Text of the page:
Aix-en-Provence, August 3
“Le touriste qui, venant du Nord, pénètre dans les lumineuses plaines Provençales, subit une véritable exaltation devant ce pays que Mistral a défini comme l’Empire du soleil.”
The author of the Introduction au Voyage in the Michelin Guide to Provence was envisaging a tourist travelling by car, preferably on Michelin tyres, with all the windows wide open, kept cool by the strong breeze of his own 100 kilometres an hour. The tourist who arrives by train, boiling in his non-porous nylon shirt, may have to wait for the exaltation until he has bathed and dined, and is out again under the cloudless open sky, now in the cool moonlight, watching his first festival performance.Continue reading...
Monteverdi might be surprised to find himself hailed as the inventor of the opera, and he disclaimed the role of revolutionary, but his Orfeo is a radical, innovative and extraordinary work
The Orpheus legend is utterly central to how opera emerged at the close of the Italian Renaissance and to the way its first pioneers tried to justify its existence as a revival of ancient Greek sung drama (a slightly spurious claim). Orpheus, its first definitive hero, is present at every intersection in opera’s 400-year story as it continued to evolve and then, after a few wrong turnings, attempted to reform itself thanks largely to Gluck.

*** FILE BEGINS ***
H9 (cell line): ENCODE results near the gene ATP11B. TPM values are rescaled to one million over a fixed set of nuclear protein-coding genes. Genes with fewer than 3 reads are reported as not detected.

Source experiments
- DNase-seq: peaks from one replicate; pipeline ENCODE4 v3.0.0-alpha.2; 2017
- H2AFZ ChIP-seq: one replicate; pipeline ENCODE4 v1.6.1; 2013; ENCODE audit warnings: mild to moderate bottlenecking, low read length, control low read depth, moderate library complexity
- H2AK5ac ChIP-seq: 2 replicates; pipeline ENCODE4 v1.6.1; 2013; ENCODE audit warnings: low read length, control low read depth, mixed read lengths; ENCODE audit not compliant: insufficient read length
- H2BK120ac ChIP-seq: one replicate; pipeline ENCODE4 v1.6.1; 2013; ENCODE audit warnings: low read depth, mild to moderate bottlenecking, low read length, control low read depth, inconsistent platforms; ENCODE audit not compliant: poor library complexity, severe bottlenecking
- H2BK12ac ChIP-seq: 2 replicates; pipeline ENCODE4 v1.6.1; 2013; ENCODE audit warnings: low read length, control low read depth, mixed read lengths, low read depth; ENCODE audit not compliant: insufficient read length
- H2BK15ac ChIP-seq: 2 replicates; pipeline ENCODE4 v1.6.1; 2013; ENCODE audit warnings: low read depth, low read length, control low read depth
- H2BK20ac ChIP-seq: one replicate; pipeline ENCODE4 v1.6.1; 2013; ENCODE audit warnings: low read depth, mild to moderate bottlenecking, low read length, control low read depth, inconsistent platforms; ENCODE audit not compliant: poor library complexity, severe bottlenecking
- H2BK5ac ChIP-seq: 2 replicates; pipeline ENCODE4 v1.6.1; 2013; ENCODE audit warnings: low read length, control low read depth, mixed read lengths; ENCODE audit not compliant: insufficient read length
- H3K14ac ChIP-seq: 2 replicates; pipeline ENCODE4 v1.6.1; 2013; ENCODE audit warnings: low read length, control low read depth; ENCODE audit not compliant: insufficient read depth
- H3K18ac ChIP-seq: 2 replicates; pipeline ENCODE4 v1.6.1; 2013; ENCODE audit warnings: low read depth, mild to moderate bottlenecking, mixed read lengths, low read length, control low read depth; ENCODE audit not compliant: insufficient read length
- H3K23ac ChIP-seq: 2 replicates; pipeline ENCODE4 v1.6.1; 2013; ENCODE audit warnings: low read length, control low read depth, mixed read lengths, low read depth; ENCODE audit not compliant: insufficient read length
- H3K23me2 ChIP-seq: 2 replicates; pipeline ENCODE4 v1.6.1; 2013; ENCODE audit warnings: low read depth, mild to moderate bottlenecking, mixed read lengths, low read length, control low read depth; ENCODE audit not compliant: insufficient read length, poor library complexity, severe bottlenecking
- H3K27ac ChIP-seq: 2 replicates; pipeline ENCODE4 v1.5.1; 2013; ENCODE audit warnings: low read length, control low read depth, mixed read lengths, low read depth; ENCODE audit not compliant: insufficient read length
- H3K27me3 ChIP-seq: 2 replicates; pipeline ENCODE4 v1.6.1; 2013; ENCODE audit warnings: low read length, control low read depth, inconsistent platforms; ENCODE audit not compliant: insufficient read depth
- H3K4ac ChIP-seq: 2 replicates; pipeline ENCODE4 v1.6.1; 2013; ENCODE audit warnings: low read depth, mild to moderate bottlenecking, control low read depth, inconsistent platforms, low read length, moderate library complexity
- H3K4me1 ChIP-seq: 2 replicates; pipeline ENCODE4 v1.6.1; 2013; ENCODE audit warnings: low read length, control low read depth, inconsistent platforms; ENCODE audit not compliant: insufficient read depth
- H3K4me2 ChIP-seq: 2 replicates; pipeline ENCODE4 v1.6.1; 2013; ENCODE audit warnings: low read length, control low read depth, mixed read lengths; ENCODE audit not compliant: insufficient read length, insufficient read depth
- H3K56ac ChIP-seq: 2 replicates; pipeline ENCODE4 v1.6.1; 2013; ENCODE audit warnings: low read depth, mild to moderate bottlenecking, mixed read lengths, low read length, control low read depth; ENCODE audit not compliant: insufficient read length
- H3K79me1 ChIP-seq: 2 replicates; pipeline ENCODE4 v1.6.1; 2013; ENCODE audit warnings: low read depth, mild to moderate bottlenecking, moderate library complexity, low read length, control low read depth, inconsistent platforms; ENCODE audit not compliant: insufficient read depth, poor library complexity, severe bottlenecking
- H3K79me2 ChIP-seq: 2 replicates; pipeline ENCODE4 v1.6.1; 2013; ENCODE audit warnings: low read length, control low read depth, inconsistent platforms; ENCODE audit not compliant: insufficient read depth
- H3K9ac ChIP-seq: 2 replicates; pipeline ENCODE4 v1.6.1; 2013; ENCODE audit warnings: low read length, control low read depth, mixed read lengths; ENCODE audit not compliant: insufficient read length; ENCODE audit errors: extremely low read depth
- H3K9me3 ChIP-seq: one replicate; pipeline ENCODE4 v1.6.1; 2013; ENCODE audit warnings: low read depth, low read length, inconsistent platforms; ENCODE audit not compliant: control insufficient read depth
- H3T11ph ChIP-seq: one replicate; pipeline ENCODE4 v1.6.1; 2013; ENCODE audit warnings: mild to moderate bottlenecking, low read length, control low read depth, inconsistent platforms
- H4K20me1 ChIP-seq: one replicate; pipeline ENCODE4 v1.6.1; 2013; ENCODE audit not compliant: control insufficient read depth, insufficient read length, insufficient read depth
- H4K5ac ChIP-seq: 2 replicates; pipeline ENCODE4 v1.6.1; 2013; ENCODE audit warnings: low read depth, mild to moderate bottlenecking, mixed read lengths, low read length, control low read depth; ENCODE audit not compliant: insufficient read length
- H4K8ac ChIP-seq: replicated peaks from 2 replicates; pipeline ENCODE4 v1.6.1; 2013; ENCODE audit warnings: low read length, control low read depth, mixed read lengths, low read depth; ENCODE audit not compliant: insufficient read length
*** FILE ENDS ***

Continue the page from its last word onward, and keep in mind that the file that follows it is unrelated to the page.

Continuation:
When Claudio Monteverdi came to compose L’Orfeo in 1607 he seems to have had a particular empathy with Orpheus. As a court musician working in claustrophobic, mosquito-ridden Mantua, Monteverdi was in effect a feudal vassal of the Gonzaga dukes. There his moods seesawed between elation and dejection: intense bouts of audacious creativity were followed by moments of self-doubt - very much like the Orpheus of Greek mythology (as transmitted by Ovid and Virgil), who suffers, loves, exults, mourns, goes on a heroic rescue mission, stumbles at the last hurdle and finally reaches a new and deeper understanding of himself.Continue reading...
Former Prime Minister Sir Edward Heath is being investigated by three police forces as part of their inquiries into allegations of historical child abuse.
The government begins its sell-off of shares in part-nationalised lender Royal Bank of Scotland, raising £2.1bn, a third below the price it paid.
The RAF Tornado mission against Islamic State militants in Iraq is to be extended until at least 2017, Defence Secretary Michael Fallon says.
There is growing concern over the safety of train cars carrying shipments of guns in...
Watch the video: New CPS CEO Forrest Claypool, and Janice Jackson, the new chief...
President Obama on Monday unveiled his ambitious Clean Power Plan. ...
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WFMT Santa Fe Opera Tour Join Carl Grapentine as we tour one of our favorite domestic opera destinations.
Discover the Best of Scandinavia this August! Join Peter van de Graaff on this exclusive classical music journey.
Join Bill McGlaughlin for a once-in-a-lifetime journey to Budapest, Vienna and Prague!